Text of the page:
Los Angeles: With the boom in box office grosses from ‘Spiderman: No Way Home’ beginning to subside and the Omicron surge taking its toll, movie theatres worldwide are facing a sobering reality that the first two months of the 2022 box office could turn out to be a gloomy dry spell.
In the past week, according to TheWrap.com, Sony moved its next Marvel movie, the Jared Leto-led, ‘Morbius’ from late January to 1 April. Then, on Friday, Disney pulled the early-March Pixar film, ‘Turning Red’ from theaters entirely, instead of making it the third straight feature film from the animation studio to get an exclusive release on Disney+.
That means that the US theaters will soon be lacking all three of the major ingredients for box office riches at this time of year — holiday holdovers, Oscar contenders, and major new releases — with only the prospect of Sony’s Tom Holland action film ‘Uncharted’ on 18 February and Warner Bros.’ ‘The Batman’ on 4 March is on the horizon to lure audiences in large numbers.
Even prior to the pandemic, box office performances in January and February have been mixed. On one hand, films like ‘Hidden Figures’, ‘Bad Boys for Life’, and Marvel’s ‘Black Panther’ found success with audiences in these early-year slots, combined with December releases like ‘Jumanji: Welcome to the Jungle’ and Oscar contenders like ‘La La Land’ to provide a solid start for the year. However, for the next four to eight weeks, the 2022 box office appears unlikely to see those levels of success play out again.
To complicate matters, Omicron is beginning to play havoc in Hollywood as a surge in cases is causing production delays. As reported in the Los Angeles Times, despite a rebound in film and TV production in late 2021, as the Covid-19 crises began to subside, the recent emergence of the highly contagious Omicron variant now threatens production output as studios push back work once again. “We’re not seeing the typical level of rebound of production,” FilmLA President Paul Audley told The Times. “We’re hearing from people who are asking to cancel or postpone their permits right now.” FilmLA is the nonprofit group that handles film permits for the Hollywood region.
The International Box Office faces similar yet unique challenges as the new Omicron variant causes concern around the globe. The new year begins as did the previous one, with cinema closures in several markets. Europe has been particularly affected, with Netherlands and Denmark in complete lockdown and restrictions in many others. Meanwhile, a slowdown in Hollywood productions due to Omicron could eventually hit the International Box Office’s bottom line. Although Q1 is looking soft, some studio executives are hopeful that the overseas landscape, particularly in the northern hemisphere, will settle down by spring with moviegoers ready to return in Q2 with some normalcy.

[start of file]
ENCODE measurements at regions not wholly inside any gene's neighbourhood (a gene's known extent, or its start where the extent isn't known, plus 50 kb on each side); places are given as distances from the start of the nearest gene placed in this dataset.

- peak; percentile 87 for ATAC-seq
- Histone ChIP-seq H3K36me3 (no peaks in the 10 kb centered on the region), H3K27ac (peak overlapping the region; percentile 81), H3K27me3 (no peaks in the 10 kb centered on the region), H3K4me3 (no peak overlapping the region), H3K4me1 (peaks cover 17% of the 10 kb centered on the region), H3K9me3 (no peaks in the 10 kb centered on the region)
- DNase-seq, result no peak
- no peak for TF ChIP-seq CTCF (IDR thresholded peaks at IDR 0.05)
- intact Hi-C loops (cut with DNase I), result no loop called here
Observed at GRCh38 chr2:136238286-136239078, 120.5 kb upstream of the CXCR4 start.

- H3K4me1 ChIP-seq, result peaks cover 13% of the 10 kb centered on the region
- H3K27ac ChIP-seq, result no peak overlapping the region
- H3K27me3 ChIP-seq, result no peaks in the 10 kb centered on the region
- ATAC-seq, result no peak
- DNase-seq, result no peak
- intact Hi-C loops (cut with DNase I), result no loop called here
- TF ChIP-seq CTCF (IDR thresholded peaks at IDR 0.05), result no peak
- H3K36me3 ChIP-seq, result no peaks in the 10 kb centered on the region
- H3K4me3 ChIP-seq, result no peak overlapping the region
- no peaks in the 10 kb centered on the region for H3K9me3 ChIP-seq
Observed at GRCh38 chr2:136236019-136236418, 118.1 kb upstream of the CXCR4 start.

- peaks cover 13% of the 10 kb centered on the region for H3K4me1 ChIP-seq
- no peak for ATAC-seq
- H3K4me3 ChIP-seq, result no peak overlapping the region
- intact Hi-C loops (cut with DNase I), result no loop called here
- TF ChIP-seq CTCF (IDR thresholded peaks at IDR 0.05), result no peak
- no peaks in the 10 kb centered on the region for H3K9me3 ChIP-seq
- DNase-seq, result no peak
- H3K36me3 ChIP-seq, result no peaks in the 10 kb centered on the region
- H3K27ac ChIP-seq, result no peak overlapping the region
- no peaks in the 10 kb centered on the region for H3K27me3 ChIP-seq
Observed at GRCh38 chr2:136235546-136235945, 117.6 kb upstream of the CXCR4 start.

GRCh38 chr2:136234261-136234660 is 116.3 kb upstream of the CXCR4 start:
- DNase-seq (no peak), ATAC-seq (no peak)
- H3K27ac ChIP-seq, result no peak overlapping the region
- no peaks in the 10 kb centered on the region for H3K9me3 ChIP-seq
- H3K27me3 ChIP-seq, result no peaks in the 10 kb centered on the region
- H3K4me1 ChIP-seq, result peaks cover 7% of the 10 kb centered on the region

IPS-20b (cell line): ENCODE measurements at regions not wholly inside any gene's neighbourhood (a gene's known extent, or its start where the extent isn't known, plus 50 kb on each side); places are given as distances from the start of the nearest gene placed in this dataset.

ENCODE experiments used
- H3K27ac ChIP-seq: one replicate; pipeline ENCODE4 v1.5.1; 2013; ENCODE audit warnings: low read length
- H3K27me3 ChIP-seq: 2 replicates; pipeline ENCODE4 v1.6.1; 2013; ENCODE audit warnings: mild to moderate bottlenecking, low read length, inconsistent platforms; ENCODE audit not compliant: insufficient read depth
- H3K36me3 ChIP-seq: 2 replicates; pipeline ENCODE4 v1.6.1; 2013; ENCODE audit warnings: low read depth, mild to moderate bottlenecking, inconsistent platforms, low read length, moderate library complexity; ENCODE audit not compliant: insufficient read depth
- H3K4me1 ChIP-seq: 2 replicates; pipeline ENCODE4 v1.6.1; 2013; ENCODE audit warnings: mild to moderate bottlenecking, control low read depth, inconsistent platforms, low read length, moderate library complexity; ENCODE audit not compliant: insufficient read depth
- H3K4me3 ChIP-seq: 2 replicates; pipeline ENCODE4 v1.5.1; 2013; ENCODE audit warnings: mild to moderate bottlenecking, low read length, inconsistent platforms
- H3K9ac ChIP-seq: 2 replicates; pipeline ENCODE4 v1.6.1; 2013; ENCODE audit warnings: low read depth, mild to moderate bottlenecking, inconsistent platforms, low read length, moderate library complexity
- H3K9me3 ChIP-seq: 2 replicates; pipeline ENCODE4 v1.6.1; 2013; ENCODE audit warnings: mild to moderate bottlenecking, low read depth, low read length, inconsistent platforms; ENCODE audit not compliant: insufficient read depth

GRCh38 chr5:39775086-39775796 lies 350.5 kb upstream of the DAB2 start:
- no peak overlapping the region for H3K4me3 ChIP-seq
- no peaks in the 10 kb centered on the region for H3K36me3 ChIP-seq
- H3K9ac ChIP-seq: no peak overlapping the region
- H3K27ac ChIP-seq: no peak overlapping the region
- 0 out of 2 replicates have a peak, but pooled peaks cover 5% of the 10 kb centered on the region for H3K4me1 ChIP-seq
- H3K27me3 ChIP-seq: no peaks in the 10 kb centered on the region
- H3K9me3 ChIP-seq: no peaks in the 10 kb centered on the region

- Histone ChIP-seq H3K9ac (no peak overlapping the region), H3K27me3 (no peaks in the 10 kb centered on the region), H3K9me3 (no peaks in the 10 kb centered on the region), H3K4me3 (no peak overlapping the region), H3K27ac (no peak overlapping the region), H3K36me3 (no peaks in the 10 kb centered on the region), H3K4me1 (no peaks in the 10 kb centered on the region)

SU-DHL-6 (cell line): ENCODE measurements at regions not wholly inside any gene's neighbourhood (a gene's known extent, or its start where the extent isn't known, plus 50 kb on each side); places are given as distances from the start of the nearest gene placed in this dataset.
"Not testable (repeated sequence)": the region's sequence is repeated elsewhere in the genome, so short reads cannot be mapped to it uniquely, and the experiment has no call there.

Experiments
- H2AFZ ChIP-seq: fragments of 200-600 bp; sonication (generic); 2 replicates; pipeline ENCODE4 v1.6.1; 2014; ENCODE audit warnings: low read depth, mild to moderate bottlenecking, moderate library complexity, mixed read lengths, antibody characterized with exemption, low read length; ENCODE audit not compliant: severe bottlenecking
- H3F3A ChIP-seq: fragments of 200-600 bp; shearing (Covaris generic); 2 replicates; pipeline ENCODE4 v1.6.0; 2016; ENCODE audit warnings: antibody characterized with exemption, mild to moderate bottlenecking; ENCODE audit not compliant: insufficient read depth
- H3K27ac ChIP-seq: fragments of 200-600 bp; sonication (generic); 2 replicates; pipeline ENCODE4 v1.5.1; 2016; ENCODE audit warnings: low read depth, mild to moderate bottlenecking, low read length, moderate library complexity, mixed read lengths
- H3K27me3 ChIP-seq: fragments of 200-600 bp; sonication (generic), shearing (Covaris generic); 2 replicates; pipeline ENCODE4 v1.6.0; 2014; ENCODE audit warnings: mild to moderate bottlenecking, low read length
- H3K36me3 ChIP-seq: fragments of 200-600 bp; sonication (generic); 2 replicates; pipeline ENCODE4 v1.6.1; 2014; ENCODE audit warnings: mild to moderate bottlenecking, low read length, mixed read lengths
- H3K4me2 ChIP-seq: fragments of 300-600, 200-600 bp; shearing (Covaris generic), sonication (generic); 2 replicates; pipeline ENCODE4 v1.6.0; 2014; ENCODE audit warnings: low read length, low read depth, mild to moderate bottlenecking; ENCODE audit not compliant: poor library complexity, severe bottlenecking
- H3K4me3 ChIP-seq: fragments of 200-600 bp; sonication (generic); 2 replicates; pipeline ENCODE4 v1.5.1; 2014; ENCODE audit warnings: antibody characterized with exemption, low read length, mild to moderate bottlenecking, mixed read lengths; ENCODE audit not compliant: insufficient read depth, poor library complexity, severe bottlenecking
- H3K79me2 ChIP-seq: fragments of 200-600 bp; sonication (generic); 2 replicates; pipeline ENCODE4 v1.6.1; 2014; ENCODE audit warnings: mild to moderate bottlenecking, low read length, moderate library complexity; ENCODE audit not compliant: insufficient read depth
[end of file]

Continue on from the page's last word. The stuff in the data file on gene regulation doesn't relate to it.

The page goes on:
A unique international box office wildcard, as reported by Deadline, is China. With a powerhouse 44 per cent of the 2021 worldwide box office haul, China has been more ornery to navigate than usual, notably not approving a single movie with a Marvel character in 2021, from Disney’s ‘Black Widow’ straight through to Sony’s ‘Spider-Man: No Way Home’ and having a huge influence on the International Box Office in the process.
In general, China appears to be putting the brakes on Hollywood. 2021 already saw fewer than 20 revenue-sharing movies allowed in, versus 30-plus in 2019. There are varying theories as to why this is happening, which include the 100th anniversary of the Communist Party, which put the focus on local so-called “propaganda” movies like the $900 million-plus grosser ‘The Battle at Lake Changjin’. There also appears to be the targeted blackballing of Marvel. Some believe it may be linked to Black Widow’s depiction of communism, while some think the slate of films was a no-go as years-old comments allegedly made by ‘Eternals’ helmer Chloé Zhao surfaced last year.
However, notable Hollywood titles that did release in China in 2021 include ‘A Quiet Place Part II’, ‘F9’, ‘Godzilla vs Kong’, ‘Dune’, and ‘Free Guy’. China also allowed films such as ‘Jungle Cruise’ and ‘Snake Eyes: G.I. Joe Origins’ which had already been out elsewhere for months. In doing so, USC professor and China expert Stanley Rosen told Deadline, “They are showing that they’re not closed off, but they are telling Hollywood, ‘We don’t really need you and we will pick and choose for whatever reasons we want to’.”
Does it matter to China that it left potentially hundreds of millions of dollars on the table by not releasing the Marvel movies? While an oft-heard refrain is that China doesn’t care about money, it’s also said the country does care about cultural power. And, though it may be entirely capable of churning out local films that gross well over $500M at home, without Hollywood products, sources believe it will not be able to feed its ever-growing number of screens (currently 82,248 and eyed at 100K by 2025).
Rosen stated, “They don’t need Hollywood as much as they used to, that’s very clear. But, they want to be the number one film market in the world and want to show themselves as a global power and not close off. That includes film, so they need to have Hollywood products to show that.”
As both the Domestic and International Box Offices eye a hopeful Q2, uncertainty remains as Covid-19 (including the Omicron strain) and China appear to hold blind cards to handing 2022 a winning box office prize.